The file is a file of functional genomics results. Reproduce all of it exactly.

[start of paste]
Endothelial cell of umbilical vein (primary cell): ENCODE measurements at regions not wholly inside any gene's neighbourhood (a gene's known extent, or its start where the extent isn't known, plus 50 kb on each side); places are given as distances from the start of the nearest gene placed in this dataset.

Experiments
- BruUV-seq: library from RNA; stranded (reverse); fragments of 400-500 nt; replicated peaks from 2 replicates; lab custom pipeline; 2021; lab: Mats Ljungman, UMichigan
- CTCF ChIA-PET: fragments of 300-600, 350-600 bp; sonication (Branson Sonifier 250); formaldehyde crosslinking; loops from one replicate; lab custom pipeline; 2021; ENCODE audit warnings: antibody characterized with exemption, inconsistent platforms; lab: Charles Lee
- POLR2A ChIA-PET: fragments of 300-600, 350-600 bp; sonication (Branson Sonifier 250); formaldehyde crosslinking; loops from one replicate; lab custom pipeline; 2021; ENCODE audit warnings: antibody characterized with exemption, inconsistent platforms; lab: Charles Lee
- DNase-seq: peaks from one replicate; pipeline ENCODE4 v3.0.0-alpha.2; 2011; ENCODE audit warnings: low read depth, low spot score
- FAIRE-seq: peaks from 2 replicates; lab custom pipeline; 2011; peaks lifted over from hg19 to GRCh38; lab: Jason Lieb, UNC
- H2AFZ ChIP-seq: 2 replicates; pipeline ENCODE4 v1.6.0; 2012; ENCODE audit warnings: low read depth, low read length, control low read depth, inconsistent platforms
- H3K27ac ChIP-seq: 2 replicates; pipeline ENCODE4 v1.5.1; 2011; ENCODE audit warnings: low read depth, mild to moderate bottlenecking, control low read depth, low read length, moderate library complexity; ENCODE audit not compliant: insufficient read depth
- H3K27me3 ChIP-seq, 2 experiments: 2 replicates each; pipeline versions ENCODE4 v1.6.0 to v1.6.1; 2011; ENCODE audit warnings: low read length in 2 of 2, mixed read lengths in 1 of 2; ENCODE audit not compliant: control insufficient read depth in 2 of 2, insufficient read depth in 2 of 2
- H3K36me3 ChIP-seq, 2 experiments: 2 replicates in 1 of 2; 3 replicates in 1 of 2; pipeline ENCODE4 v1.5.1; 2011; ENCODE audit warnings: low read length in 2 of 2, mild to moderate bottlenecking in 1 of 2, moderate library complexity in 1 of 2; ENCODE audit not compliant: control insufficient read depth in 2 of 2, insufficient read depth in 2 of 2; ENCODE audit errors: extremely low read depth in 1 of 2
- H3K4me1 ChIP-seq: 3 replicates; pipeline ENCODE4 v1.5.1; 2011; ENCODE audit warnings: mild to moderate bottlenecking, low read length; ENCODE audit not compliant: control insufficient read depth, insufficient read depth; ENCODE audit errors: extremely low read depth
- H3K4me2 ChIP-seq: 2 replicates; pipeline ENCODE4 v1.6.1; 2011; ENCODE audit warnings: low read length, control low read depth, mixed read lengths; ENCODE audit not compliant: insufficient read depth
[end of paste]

Endothelial cell of umbilical vein (primary cell): ENCODE measurements at regions not wholly inside any gene's neighbourhood (a gene's known extent, or its start where the extent isn't known, plus 50 kb on each side); places are given as distances from the start of the nearest gene placed in this dataset.

Experiments
- BruUV-seq: library from RNA; stranded (reverse); fragments of 400-500 nt; replicated peaks from 2 replicates; lab custom pipeline; 2021; lab: Mats Ljungman, UMichigan
- CTCF ChIA-PET: fragments of 300-600, 350-600 bp; sonication (Branson Sonifier 250); formaldehyde crosslinking; loops from one replicate; lab custom pipeline; 2021; ENCODE audit warnings: antibody characterized with exemption, inconsistent platforms; lab: Charles Lee
- POLR2A ChIA-PET: fragments of 300-600, 350-600 bp; sonication (Branson Sonifier 250); formaldehyde crosslinking; loops from one replicate; lab custom pipeline; 2021; ENCODE audit warnings: antibody characterized with exemption, inconsistent platforms; lab: Charles Lee
- DNase-seq: peaks from one replicate; pipeline ENCODE4 v3.0.0-alpha.2; 2011; ENCODE audit warnings: low read depth, low spot score
- FAIRE-seq: peaks from 2 replicates; lab custom pipeline; 2011; peaks lifted over from hg19 to GRCh38; lab: Jason Lieb, UNC
- H2AFZ ChIP-seq: 2 replicates; pipeline ENCODE4 v1.6.0; 2012; ENCODE audit warnings: low read depth, low read length, control low read depth, inconsistent platforms
- H3K27ac ChIP-seq: 2 replicates; pipeline ENCODE4 v1.5.1; 2011; ENCODE audit warnings: low read depth, mild to moderate bottlenecking, control low read depth, low read length, moderate library complexity; ENCODE audit not compliant: insufficient read depth
- H3K27me3 ChIP-seq, 2 experiments: 2 replicates each; pipeline versions ENCODE4 v1.6.0 to v1.6.1; 2011; ENCODE audit warnings: low read length in 2 of 2, mixed read lengths in 1 of 2; ENCODE audit not compliant: control insufficient read depth in 2 of 2, insufficient read depth in 2 of 2
- H3K36me3 ChIP-seq, 2 experiments: 2 replicates in 1 of 2; 3 replicates in 1 of 2; pipeline ENCODE4 v1.5.1; 2011; ENCODE audit warnings: low read length in 2 of 2, mild to moderate bottlenecking in 1 of 2, moderate library complexity in 1 of 2; ENCODE audit not compliant: control insufficient read depth in 2 of 2, insufficient read depth in 2 of 2; ENCODE audit errors: extremely low read depth in 1 of 2
- H3K4me1 ChIP-seq: 3 replicates; pipeline ENCODE4 v1.5.1; 2011; ENCODE audit warnings: mild to moderate bottlenecking, low read length; ENCODE audit not compliant: control insufficient read depth, insufficient read depth; ENCODE audit errors: extremely low read depth
- H3K4me2 ChIP-seq: 2 replicates; pipeline ENCODE4 v1.6.1; 2011; ENCODE audit warnings: low read length, control low read depth, mixed read lengths; ENCODE audit not compliant: insufficient read depth